Black Label Blues is a predominantly traditional blues weekend but we strongly believe in inclusion and recognise that blues dancers also like other music and other dance styles so we have our Premium Blues Blend. We specifically do not label the non-blues element as Fusion as that has too many different meanings to different people and can be restrictive.
For our parties we like to have about 70% blues and for the remaining 30% of their set the DJs are free to play any music that they think blues dancers will dance to (which can still be blues!).
Our live bands will generally play blues or blues related music.
Black Label Blues cares for our attendees and staff and we take their safety seriously. We don’t want you to be injured at our event and that includes your hearing. Following on from numerous community discussions about sound at dance events often being too loud and potentially damaging people’s hearing, we have decided to take action. We recently purchased a digital sound level decibel meter and will be monitoring levels during the event.
Although there is no specific legislation setting noise limits for the audience exposure to noise, we have looked at various international H&S guidance along with articles from sound and hearing professionals and have decided to set guideline maximum levels of 90dB(A) for recorded music and 92dB(A) for live music. This will be periodically measured at a distance of 1metre from the speaker. We will also take readings from other places in the room as sound levels drop over distance and are affected by many variables.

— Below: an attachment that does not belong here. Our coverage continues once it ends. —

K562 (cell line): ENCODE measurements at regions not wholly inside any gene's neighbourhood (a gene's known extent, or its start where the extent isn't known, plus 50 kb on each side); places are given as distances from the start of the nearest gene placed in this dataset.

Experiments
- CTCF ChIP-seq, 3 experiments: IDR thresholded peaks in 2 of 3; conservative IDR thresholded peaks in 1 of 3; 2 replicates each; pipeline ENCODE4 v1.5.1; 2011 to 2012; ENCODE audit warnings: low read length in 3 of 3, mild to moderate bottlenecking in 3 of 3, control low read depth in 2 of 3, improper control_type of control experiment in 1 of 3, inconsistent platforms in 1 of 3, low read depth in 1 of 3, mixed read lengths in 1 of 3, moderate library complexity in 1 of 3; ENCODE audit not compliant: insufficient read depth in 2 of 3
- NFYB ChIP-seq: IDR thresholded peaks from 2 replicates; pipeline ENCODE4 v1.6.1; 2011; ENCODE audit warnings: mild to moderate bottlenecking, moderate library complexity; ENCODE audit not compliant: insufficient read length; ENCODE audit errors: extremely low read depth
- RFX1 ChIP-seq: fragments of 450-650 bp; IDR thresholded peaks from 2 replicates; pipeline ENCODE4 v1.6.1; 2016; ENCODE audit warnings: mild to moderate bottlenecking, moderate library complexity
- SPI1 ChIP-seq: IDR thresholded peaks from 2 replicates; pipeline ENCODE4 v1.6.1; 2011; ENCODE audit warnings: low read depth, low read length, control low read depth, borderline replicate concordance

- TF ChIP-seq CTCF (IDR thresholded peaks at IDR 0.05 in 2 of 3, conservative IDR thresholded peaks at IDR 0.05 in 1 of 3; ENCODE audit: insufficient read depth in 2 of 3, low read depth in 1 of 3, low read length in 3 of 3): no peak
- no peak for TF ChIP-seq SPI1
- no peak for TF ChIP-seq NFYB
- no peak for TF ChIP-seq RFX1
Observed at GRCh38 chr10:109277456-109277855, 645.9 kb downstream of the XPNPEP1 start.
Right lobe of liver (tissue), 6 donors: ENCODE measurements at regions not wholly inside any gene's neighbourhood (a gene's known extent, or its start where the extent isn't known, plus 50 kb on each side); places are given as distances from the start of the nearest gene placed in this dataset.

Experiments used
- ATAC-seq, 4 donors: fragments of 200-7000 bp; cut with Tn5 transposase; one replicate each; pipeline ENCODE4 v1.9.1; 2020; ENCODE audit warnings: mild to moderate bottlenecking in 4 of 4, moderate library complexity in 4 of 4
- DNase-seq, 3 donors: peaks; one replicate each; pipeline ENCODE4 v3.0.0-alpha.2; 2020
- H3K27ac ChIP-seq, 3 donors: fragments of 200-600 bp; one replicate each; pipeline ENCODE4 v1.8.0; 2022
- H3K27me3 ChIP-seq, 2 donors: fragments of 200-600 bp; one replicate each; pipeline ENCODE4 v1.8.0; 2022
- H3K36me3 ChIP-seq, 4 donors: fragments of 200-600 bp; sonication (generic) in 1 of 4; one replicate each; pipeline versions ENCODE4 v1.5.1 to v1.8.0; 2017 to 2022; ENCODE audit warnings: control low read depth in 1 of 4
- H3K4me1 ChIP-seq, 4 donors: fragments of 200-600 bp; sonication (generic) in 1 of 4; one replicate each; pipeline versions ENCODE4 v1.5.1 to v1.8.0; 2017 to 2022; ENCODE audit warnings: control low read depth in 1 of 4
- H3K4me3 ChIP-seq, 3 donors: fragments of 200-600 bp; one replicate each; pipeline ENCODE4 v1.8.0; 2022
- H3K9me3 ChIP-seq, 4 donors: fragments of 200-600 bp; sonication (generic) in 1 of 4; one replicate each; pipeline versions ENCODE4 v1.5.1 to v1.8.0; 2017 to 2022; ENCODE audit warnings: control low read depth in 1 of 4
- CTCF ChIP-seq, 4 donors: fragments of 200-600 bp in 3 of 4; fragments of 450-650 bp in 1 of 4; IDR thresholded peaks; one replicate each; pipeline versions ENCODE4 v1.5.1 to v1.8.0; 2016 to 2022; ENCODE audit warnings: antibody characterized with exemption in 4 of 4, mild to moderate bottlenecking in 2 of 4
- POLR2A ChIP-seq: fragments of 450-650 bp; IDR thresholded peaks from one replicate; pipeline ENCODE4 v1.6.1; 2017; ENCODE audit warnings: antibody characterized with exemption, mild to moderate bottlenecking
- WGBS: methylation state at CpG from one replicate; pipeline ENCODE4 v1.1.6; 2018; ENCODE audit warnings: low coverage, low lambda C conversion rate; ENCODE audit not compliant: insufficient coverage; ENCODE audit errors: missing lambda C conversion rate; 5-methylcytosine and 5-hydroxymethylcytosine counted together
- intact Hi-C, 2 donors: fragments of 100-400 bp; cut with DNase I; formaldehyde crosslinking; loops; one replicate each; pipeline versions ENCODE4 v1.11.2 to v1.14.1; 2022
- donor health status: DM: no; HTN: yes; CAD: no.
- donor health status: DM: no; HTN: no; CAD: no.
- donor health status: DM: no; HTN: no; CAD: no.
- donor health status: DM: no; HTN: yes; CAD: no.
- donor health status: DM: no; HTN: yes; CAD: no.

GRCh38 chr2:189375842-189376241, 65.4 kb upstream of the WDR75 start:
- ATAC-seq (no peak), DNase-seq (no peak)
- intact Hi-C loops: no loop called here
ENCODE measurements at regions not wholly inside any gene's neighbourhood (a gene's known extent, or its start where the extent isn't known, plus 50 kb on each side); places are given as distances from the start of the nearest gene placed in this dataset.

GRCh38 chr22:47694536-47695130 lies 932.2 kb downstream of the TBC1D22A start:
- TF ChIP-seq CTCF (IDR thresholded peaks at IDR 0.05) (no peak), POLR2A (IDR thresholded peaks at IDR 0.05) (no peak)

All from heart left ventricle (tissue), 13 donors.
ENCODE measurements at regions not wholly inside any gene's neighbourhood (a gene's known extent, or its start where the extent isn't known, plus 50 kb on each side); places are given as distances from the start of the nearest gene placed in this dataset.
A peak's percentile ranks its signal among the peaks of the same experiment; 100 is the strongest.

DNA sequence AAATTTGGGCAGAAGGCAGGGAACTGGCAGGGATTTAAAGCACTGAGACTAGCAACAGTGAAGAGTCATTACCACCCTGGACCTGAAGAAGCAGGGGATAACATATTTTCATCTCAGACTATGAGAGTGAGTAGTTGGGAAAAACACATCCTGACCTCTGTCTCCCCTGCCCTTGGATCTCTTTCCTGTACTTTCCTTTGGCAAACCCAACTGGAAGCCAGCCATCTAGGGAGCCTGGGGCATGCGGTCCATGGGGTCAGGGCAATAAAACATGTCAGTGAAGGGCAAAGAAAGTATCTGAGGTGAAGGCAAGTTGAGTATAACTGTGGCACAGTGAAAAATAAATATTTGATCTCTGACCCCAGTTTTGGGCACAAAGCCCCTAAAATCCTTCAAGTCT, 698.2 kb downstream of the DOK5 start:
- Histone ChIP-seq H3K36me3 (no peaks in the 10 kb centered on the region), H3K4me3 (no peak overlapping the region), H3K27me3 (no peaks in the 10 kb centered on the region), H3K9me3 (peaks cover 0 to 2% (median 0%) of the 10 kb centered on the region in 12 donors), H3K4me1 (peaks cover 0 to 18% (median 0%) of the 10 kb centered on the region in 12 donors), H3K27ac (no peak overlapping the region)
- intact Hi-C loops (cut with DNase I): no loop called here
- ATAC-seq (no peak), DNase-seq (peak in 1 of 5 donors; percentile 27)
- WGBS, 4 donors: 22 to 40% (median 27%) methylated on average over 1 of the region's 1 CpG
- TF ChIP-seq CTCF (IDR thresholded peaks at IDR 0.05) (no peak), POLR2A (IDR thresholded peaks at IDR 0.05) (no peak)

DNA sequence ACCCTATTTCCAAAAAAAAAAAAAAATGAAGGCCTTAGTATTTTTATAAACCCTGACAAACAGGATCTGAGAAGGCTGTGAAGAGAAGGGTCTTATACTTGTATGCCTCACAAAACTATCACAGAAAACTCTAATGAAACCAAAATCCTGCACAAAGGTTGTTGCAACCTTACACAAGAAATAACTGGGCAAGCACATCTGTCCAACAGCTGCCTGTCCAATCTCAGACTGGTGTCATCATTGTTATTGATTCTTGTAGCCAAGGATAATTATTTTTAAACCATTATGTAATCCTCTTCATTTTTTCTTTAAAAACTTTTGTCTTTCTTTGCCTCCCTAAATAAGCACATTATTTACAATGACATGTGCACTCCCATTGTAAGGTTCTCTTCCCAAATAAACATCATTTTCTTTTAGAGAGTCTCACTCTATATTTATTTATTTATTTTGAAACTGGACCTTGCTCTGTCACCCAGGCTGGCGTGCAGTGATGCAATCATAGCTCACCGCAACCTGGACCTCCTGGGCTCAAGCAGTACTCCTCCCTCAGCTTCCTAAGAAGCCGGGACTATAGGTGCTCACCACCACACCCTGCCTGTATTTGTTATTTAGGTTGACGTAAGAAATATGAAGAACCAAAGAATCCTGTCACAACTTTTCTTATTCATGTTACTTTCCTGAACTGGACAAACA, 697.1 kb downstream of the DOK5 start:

Should a DJ or band be playing at a consistently high level they may be asked to turn it down and, should they refuse, then we reserve the right to stop the set and ask them to leave with no payment.
We also ask that you help us by taking care of yourself:
- Be aware of your environment. Take breaks from the front of the dance floor / near the speakers and go to where sound levels are lower.
- Always stay at least 10 feet / 3 metres away from the speakers—dancing closer to speakers is extremely risky.
- Alcohol and drugs lower your sense of pain and increase the risk of hearing damage. Being tired, dehydrated, or overheated also increase risk. When dancing, drink two to three cups of water per hour.
- The risk of hearing damage depends on many things including: (1) how loud the music is: (2) how close you are to the speakers; (3) how long you are on the dance floor; (4) previous hearing damage.
- If you need to dampen the sound for yourself then use real ear plugs – cotton and rolled up tissue paper provide no protection at all.
- We can’t be everywhere all the time so please do tell us if you think the sound levels are too loud.
Some of our references: